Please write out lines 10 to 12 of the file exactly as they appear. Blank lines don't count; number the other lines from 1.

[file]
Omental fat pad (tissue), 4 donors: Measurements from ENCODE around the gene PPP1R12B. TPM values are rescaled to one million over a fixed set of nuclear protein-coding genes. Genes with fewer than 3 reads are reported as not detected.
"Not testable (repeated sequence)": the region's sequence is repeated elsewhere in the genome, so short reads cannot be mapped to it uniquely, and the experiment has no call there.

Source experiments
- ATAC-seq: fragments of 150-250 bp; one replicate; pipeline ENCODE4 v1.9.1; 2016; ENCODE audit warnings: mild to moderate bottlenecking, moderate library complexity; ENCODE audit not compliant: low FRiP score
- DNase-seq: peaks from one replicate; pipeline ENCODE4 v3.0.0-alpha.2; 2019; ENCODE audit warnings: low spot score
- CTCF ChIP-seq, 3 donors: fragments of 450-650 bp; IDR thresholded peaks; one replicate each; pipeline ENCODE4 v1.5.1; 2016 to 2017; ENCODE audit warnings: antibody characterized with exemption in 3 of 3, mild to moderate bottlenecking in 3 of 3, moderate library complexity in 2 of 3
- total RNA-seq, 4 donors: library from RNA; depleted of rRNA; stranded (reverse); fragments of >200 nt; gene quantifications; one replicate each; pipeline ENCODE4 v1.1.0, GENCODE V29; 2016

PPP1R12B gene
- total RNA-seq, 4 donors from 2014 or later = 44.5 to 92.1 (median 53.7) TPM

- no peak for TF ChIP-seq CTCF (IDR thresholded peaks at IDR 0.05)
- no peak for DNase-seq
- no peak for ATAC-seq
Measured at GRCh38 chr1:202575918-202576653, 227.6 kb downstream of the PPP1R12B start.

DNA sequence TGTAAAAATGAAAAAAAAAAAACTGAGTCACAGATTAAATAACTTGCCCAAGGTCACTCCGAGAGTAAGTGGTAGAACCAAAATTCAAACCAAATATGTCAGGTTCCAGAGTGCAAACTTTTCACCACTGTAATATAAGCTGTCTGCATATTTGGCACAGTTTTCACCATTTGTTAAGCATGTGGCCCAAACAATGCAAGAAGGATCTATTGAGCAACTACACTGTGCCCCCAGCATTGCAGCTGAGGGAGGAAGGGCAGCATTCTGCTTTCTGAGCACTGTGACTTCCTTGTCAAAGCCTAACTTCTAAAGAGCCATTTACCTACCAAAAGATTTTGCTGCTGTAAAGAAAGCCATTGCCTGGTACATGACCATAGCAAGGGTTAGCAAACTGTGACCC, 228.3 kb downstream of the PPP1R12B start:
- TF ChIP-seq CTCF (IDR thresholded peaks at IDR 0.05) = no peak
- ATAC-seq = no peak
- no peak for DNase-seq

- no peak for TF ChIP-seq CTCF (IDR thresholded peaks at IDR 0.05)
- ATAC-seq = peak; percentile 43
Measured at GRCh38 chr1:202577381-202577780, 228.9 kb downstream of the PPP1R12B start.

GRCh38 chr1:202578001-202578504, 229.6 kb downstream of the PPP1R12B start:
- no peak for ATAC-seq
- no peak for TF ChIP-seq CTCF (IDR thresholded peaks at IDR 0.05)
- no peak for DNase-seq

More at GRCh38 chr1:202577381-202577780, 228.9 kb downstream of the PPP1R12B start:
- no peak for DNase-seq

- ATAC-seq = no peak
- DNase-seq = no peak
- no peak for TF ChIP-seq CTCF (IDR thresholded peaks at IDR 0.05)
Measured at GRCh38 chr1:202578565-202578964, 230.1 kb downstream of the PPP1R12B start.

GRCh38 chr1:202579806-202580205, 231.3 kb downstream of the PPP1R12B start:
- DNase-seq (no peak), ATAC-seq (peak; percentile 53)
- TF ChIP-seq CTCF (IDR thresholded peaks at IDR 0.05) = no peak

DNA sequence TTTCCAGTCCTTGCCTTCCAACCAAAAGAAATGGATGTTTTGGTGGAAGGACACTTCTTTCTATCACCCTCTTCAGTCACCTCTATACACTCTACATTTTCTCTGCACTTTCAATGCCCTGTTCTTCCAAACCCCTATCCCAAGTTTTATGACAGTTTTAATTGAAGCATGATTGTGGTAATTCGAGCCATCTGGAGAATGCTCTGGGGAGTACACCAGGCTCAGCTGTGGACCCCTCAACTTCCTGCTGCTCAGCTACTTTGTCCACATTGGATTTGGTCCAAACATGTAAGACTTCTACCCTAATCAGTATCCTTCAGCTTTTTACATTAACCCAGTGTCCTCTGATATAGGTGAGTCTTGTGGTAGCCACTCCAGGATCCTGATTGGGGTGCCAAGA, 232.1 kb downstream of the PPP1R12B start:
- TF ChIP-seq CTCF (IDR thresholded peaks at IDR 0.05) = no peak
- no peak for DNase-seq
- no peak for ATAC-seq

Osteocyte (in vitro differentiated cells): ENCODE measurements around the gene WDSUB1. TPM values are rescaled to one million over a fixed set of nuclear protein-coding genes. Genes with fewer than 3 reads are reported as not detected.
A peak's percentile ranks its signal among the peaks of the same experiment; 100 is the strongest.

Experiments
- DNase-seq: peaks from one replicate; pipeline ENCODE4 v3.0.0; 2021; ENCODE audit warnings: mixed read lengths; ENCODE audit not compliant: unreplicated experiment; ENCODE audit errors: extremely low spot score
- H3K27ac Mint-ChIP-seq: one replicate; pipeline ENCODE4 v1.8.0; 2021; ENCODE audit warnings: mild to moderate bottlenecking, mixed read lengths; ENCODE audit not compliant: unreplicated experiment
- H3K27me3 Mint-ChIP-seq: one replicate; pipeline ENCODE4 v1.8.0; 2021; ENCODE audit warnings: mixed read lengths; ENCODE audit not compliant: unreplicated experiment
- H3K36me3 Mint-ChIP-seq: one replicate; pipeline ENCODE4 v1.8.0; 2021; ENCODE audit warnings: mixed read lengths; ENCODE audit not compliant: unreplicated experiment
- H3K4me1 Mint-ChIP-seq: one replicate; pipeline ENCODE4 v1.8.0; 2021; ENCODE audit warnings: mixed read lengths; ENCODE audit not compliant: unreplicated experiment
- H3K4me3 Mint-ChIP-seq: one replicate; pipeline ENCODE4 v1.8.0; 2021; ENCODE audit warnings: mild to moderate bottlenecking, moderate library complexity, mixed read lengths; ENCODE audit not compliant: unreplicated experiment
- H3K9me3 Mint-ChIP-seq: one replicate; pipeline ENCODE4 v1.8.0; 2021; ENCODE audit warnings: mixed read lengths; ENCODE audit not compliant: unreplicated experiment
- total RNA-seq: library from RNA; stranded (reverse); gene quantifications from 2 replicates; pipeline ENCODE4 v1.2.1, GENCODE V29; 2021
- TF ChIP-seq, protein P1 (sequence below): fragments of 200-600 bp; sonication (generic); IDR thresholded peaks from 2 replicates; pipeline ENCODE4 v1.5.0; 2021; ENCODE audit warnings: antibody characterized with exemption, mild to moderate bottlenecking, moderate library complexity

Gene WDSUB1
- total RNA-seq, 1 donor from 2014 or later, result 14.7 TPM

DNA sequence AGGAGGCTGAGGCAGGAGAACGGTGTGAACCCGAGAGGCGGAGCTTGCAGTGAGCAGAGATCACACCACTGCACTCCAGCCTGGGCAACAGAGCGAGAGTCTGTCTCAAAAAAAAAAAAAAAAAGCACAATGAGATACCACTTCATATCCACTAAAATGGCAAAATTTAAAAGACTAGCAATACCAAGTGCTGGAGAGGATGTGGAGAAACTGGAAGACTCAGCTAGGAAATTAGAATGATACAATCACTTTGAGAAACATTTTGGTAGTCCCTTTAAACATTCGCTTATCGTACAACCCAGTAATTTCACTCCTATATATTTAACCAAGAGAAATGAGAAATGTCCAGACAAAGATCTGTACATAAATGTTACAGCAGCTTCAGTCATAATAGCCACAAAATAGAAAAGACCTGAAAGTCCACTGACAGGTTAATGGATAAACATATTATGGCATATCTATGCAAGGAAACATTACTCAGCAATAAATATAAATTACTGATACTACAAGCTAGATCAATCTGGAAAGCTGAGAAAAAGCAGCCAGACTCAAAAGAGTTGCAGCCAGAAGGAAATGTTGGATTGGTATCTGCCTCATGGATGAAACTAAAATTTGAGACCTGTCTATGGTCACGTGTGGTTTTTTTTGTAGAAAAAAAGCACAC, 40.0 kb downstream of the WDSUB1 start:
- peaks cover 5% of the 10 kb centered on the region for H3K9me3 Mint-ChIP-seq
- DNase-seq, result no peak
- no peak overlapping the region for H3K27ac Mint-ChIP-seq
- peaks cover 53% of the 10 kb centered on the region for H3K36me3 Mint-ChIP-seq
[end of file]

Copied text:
- no peak for TF ChIP-seq CTCF (IDR thresholded peaks at IDR 0.05)
- no peak for DNase-seq
- no peak for ATAC-seq